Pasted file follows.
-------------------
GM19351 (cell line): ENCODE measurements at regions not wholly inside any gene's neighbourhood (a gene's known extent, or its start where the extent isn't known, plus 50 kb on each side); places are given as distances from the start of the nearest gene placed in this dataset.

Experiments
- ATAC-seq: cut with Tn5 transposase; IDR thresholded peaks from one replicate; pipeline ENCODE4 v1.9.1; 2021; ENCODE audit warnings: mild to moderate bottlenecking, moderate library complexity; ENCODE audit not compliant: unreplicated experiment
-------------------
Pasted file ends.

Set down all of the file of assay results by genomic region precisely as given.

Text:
GM19351 (cell line): ENCODE measurements at regions not wholly inside any gene's neighbourhood (a gene's known extent, or its start where the extent isn't known, plus 50 kb on each side); places are given as distances from the start of the nearest gene placed in this dataset.

Experiments
- ATAC-seq: cut with Tn5 transposase; IDR thresholded peaks from one replicate; pipeline ENCODE4 v1.9.1; 2021; ENCODE audit warnings: mild to moderate bottlenecking, moderate library complexity; ENCODE audit not compliant: unreplicated experiment